This means taxpayers need to pay most of their taxes owed during the year as income is received. There are two ways to do that:

  • Withholding from pay, pension or certain government payments such as Social Security; and/or
  • Making quarterly estimated tax payments during the year.

As a result of tax reform or a recent life change such as marriage, many taxpayers may need to raise or lower the amount of tax they pay each quarter through the estimated tax system.

Tax Withholding Estimator

This new and improved tool is now more mobile friendly and replaces the Withholding Calculator on IRS.gov. The new design makes it easier for everyone to do a Paycheck Checkup and have the right amount of tax withheld during the year. The estimator offers workers, as well as retirees, self-employed individuals and other taxpayers a clear, step-by-step method for effectively tailoring the amount of income tax they should have withheld from wages and pension payments.


These tax tips can help new business owners find success

September 9, 2019

Starting a business can be very rewarding. It can also be a little overwhelming. From business plans to market strategies, and even tax responsibilities…there are many things to consider. Here’s what new business owners can do to help get off to a good start.

  • Choose a business structure. The form of business determines which income tax return a business taxpayer needs to file. The most common business structures are:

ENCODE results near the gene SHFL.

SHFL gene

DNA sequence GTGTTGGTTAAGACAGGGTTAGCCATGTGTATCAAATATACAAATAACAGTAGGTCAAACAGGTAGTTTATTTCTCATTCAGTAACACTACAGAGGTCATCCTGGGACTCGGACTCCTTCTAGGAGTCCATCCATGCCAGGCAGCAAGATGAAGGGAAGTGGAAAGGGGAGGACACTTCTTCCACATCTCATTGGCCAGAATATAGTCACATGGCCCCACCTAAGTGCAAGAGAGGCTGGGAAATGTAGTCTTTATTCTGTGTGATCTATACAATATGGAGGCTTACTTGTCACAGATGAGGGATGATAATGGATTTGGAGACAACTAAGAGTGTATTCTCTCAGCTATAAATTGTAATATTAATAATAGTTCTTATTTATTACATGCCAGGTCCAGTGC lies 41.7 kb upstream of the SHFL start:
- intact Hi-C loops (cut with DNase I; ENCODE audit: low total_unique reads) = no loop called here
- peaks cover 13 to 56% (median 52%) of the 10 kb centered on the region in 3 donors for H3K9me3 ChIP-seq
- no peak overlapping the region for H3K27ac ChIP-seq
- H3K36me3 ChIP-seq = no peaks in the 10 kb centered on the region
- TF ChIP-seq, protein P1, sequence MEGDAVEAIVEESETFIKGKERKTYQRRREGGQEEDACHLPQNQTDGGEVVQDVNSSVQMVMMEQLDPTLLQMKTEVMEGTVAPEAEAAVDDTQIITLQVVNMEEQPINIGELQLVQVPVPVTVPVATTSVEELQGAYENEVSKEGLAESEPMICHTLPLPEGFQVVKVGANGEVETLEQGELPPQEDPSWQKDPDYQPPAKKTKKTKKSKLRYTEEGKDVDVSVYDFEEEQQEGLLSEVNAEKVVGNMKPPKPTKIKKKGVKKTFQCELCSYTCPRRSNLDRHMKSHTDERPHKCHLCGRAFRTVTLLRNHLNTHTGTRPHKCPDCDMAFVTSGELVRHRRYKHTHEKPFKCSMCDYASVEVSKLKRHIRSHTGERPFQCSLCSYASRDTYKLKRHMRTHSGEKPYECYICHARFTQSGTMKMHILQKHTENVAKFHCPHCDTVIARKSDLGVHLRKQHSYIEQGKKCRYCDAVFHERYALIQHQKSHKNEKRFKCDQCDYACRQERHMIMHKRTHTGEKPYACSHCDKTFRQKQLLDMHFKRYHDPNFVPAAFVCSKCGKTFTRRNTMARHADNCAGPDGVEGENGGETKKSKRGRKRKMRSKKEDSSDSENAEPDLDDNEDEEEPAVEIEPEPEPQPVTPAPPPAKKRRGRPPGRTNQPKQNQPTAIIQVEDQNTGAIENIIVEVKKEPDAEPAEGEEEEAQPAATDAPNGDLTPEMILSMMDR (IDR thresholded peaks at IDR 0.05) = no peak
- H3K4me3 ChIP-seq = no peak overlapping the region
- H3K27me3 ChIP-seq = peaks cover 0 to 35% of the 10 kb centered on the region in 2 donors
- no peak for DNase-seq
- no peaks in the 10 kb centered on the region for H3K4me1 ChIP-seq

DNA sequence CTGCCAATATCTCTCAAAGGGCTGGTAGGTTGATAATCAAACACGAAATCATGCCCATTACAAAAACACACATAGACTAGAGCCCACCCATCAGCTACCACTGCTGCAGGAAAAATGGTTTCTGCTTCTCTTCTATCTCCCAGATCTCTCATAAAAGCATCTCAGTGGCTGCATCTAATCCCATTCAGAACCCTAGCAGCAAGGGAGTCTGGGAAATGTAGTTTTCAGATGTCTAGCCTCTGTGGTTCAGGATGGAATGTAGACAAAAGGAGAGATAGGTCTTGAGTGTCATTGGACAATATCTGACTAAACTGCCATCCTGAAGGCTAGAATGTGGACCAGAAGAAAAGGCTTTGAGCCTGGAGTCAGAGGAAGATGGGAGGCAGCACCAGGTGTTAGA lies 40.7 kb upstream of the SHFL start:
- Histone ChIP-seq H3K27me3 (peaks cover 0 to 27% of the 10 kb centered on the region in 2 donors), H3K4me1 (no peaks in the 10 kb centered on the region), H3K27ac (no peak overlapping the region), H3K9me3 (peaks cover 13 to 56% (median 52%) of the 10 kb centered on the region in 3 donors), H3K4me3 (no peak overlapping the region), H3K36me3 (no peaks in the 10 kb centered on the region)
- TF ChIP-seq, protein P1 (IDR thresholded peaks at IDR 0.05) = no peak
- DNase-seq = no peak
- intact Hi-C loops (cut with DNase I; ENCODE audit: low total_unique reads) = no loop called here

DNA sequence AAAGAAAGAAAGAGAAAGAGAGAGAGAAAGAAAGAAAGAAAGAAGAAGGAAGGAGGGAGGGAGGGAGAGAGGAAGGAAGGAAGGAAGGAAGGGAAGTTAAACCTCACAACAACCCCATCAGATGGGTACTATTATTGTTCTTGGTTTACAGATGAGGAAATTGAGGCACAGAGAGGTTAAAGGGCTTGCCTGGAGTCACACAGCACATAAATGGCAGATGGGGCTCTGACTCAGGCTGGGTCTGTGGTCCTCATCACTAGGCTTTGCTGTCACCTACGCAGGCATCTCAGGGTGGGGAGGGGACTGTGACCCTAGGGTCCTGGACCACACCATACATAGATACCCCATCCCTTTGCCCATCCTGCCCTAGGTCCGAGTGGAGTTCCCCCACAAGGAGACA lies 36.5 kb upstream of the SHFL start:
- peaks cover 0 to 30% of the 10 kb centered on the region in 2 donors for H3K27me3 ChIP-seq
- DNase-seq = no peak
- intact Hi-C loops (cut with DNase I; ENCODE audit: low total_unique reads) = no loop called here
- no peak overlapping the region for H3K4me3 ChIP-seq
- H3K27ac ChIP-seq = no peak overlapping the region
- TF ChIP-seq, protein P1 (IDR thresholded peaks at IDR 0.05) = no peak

• Sole proprietorship: An unincorporated business owned by an individual. There’s no distinction between the taxpayer and their business.
    • Partnership: An unincorporated business with ownership shared between two or more people.
    • Corporation: Also known as a C corporation. It’s a separate entity owned by shareholders.
    • S Corporation: A corporation that elects to pass corporate income, losses, deductions, and credits through to the shareholders.
    • Limited Liability Company: A business structure allowed by state statute.
  • Choose a tax year. A tax year is an annual accounting period for keeping records and reporting income and expenses. A new business owner must choose either:
    • Calendar year: 12 consecutive months beginning January 1 and ending December 31.
    • Fiscal year: 12 consecutive months ending on the last day of any month except December.
  • Apply for an employer identification number. An EIN is also called a federal tax identification number. It’s used to identify a business. Most businesses need an EIN.
  • Have all employees complete these forms:
    • Form I-9, Employment Eligibility Verification
    • Form W-4, Employee’s Withholding Allowance Certificate
  • Pay business taxes. The form of business determines what taxes must be paid and how to pay them.

IRS automatically waives estimated tax penalty for eligible 2018 tax filers

August 26, 2019

WASHINGTON — The Internal Revenue Service is automatically waiving the estimated tax penalty for the more than 400,000 eligible taxpayers who already filed their 2018 federal income tax returns but did not claim the waiver.